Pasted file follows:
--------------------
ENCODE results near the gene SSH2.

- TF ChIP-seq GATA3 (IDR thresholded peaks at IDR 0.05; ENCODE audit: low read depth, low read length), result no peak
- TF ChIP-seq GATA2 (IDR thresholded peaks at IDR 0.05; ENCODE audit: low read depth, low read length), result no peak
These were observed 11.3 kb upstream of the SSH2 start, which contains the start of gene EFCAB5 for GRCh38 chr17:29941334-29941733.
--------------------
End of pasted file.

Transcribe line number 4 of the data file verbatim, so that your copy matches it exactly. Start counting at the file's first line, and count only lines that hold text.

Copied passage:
These were observed 11.3 kb upstream of the SSH2 start, which contains the start of gene EFCAB5 for GRCh38 chr17:29941334-29941733.